Thespian Beng

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01 Aug 2017 | PEOPLE
Melayu 华文

Thespian Beng

STORY // Ong Hong Tat
PHOTO // Kenneth Lin

English Melayu


The real CPL (NS) Lim is more subdued than the rambunctious loudmouth he plays in Army Daze 2, but give him a stage (such as the photo shoot for this story) and he instantly launches into the kind of theatrics you would expect of a stereotypical Ah Beng.


Set 30 years after the original 1987 production, the sequel to Army Daze follows the madcap quintet as they progressed through life and National Service (NS).

Protagonist Malcolm Png, played by Hossan Leong, is now a senior officer in the Singapore Armed Forces (SAF); flamboyant Kenny Pereira, played by Shane Mardjuki, is a celebrated interior designer, and
Teo Ah Beng is a successful entrepreneur.

Bring the (old) Beng on!

For the uninitiated, Ah Beng is the catch-all term given to (usually Chinese) males who are typically unsophisticated and of lower educational background.

In the play, CPL (NS) Lim's character is 48 years old and married with a daughter. "It's tough playing someone who is almost two decades older than I am!" That is where his NS experience came in handy.

"I was put into a company with people from chapalang (slang term loosely meaning "diverse") backgrounds during Basic Military Training," said CPL (NS) Lim, who eventually served in the SAF Band as a flutist.

"There were the tattooed Ah Bengs; the Junior College (JC) and Polytechnic people; those who conversed mainly in English and those who spoke mainly Mandarin. It was really an eye-opener for me as a JC kid!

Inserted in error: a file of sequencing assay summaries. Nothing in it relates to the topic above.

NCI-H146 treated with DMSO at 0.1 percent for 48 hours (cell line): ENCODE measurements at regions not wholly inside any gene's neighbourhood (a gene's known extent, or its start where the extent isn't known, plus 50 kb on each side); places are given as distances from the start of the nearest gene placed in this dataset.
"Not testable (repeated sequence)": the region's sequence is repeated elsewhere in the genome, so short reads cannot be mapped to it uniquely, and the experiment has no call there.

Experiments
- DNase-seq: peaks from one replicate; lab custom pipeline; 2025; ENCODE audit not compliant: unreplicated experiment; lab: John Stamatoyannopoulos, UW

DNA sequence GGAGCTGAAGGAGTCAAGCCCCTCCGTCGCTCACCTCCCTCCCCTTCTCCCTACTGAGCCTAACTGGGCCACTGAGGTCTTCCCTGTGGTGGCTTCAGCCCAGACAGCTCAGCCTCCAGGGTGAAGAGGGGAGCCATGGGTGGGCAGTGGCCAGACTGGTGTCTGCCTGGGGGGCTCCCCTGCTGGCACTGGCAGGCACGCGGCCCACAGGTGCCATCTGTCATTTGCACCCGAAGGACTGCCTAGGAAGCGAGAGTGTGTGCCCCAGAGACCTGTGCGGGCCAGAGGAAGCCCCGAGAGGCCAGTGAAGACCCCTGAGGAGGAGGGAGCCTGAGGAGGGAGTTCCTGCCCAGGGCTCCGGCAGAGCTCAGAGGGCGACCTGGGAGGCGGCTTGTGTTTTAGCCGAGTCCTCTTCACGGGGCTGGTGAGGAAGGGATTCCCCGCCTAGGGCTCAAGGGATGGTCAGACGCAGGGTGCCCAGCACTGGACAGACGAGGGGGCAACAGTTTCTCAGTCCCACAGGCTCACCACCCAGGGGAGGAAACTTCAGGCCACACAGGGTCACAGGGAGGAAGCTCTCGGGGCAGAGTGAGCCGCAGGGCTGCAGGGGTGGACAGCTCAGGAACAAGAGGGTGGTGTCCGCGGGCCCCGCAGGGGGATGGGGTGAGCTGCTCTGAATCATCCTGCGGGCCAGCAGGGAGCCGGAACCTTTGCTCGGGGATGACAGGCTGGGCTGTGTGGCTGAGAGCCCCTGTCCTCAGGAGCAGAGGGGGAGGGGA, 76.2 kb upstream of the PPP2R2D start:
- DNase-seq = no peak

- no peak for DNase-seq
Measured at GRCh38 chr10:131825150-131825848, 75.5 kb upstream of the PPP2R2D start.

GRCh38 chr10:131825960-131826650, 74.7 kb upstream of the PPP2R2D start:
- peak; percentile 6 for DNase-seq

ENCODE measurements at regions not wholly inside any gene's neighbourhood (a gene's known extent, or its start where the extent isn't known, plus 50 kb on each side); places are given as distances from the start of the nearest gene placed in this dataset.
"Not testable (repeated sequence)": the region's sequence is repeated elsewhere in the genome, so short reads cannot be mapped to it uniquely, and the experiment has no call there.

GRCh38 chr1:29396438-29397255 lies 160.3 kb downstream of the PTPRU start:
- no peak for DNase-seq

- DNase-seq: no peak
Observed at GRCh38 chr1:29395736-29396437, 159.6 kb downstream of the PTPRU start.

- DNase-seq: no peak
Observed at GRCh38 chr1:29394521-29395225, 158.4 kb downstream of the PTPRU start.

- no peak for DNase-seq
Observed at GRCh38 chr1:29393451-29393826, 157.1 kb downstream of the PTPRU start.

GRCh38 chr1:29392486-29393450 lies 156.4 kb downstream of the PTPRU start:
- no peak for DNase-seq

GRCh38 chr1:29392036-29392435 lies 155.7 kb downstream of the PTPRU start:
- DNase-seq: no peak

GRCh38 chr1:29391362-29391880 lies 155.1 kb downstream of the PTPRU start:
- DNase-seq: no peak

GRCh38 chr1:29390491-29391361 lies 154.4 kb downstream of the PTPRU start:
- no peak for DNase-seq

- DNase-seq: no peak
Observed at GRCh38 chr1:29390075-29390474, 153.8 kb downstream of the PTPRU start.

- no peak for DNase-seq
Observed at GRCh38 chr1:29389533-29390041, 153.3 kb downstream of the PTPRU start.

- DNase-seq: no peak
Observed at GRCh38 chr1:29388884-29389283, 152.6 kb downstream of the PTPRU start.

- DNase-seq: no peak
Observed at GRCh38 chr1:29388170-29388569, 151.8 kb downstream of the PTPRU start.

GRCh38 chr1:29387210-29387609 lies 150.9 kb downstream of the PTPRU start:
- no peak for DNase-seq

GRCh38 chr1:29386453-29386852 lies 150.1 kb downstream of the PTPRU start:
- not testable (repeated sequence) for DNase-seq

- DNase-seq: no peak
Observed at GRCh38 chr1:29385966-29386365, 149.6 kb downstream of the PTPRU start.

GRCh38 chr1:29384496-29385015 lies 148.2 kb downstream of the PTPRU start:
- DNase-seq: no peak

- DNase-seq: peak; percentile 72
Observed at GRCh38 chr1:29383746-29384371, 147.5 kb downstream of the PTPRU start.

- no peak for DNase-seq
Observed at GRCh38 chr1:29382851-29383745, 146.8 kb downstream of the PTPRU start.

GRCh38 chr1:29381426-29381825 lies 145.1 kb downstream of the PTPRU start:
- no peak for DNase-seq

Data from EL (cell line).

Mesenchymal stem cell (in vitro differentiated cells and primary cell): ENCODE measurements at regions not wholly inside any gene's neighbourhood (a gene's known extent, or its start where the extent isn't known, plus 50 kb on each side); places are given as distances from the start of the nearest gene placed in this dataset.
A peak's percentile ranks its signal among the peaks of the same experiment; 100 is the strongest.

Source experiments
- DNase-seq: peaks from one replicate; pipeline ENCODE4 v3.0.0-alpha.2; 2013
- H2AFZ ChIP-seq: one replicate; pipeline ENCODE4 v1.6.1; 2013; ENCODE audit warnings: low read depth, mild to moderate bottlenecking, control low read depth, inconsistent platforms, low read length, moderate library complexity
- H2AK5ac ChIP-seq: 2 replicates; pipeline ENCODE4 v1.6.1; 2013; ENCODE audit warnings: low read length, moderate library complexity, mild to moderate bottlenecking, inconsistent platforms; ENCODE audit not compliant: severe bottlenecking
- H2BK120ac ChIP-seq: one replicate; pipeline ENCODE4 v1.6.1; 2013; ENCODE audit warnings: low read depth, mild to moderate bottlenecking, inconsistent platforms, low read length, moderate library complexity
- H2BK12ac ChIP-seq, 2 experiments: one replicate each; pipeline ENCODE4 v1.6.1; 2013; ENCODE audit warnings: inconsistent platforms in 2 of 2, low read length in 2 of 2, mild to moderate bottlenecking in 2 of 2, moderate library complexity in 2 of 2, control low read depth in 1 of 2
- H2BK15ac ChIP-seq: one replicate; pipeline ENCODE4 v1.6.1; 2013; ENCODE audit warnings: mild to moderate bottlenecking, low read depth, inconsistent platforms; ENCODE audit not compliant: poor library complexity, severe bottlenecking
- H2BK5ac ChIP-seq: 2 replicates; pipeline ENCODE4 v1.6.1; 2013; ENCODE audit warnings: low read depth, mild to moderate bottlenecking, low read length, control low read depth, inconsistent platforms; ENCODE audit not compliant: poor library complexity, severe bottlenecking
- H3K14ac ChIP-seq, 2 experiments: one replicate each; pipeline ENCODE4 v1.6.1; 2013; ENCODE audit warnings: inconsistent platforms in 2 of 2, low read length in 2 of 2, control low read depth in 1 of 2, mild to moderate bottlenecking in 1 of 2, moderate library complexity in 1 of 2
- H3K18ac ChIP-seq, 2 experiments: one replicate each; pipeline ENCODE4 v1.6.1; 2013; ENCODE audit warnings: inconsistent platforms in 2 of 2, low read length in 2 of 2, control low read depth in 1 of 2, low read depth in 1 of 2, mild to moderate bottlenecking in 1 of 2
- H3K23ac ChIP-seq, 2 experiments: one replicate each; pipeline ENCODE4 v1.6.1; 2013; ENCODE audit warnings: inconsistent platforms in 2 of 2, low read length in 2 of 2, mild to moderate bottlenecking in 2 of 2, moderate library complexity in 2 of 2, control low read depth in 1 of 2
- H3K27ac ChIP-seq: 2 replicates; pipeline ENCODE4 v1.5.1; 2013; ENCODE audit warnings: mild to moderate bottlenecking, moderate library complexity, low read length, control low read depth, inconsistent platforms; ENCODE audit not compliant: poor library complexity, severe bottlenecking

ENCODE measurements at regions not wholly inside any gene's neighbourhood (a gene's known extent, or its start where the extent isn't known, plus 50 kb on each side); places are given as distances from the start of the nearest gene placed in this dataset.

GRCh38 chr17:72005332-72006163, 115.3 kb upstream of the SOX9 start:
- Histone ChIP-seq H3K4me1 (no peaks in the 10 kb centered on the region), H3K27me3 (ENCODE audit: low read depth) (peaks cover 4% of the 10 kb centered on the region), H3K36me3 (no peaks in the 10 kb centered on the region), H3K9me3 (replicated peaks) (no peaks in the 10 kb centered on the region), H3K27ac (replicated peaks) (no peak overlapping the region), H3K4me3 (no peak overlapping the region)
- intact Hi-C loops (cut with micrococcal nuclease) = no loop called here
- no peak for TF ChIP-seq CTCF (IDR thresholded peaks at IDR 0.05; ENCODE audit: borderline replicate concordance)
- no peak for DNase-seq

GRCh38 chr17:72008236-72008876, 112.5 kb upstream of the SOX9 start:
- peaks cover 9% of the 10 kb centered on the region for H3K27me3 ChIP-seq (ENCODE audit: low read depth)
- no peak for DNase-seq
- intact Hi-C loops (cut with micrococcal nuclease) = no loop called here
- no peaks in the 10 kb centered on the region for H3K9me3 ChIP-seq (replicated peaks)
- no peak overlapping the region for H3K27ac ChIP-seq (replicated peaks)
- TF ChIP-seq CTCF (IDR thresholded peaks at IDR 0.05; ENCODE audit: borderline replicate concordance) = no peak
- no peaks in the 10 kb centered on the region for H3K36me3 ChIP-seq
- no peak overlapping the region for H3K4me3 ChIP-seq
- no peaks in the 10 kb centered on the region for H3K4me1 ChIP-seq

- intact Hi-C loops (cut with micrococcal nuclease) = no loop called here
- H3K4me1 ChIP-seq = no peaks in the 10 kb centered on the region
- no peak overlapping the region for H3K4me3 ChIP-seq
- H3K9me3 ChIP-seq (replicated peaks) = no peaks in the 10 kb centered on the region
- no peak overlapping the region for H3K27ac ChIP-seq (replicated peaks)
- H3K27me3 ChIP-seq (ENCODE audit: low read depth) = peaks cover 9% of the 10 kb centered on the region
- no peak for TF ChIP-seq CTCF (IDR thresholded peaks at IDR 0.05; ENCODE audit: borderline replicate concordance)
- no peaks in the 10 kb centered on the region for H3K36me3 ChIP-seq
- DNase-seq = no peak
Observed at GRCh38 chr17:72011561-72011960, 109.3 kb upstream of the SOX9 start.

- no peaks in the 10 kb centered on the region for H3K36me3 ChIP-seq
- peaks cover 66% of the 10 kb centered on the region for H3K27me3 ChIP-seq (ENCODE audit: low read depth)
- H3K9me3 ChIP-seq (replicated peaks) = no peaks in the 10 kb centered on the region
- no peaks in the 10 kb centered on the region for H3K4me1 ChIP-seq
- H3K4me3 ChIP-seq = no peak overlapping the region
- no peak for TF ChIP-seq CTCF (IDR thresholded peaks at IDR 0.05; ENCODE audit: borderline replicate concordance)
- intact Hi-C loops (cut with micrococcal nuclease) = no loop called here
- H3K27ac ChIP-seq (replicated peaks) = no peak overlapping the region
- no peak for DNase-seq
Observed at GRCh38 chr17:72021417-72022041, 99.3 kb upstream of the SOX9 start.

"If I had known I was going to be a full-time actor, I would have paid more attention (to observing them)!"

Very Singaporean

Asked to describe Ah Beng, CPL (NS) Lim said: "He's very down to earth and has all the stereotypical quirks you would expect - the crudeness, colourful (Hokkien) phrases.

"He's not malicious and certainly not a gangster. He just wants to look after his family and himself. I think that's the appeal of Ah Beng; he's part of the Singapore landscape and there's an Ah Beng in every Singaporean."

Making the most of NS

As a flutist in the SAF Band, CPL (NS) Lim remembered playing at events big and small. Wanting to make the most of his NS days, he also enrolled in part-time studies and earned an Advanced Diploma in Journalism.

"We would have rehearsals (for SAF Band performances) in the day... (Then) once a week, I would chiong (rush) from Nee Soon Camp to my school in Queenstown," said CPL (NS) Lim. "What I learnt during NS was the importance of discipline and using my time wisely. The time is really what you make of it."

These days, he serves as a Rifleman in 812th Battalion, Singapore Infantry Regiment. "You can say I served NS the other way round - and only learnt more about combat when I became an NSman (Operationally Ready National Serviceman)!" joked CPL (NS) Lim.

Growing as an actor

Stepping into theatre straight out of school, CPL (NS) Lim never thought he would be able to make acting a career. "I jumped into theatre because the conditions were right," said the 32-year-old who majored in Psychology and has had no formal training in the performance arts.

With fresh graduands from the art schools and theatre veterans setting up their own companies, there was a new supply of actors and new employment opportunities for them.

His first big break was as part of the ensemble in Dick Lee's Fried Rice Paradise - a role he landed just as he was graduating from the Singapore Management University in 2010. "It was a dream come true; to be on stage with these professional actors was quite surreal."

Fast-forward seven years and he has become a seasoned pro. He has played in mainstream productions such as the musical Monkey Goes West and, most recently, The Great Wall which stars Nathan Hartono.

CPL (NS) Lim has also featured in niche controversial productions like Starring Hitler as Jekyll and Hyde, where he played a police inspector who eventually became a Nazi sympathiser. "It's unimaginable how someone can feel that way, but my character had to do so."

Adding that playing the character last year gave him the most growth as an actor, he noted that diversity is good for the local arts and performance scene. "It's better to have more of all types (of theatre) and not just more of any one type."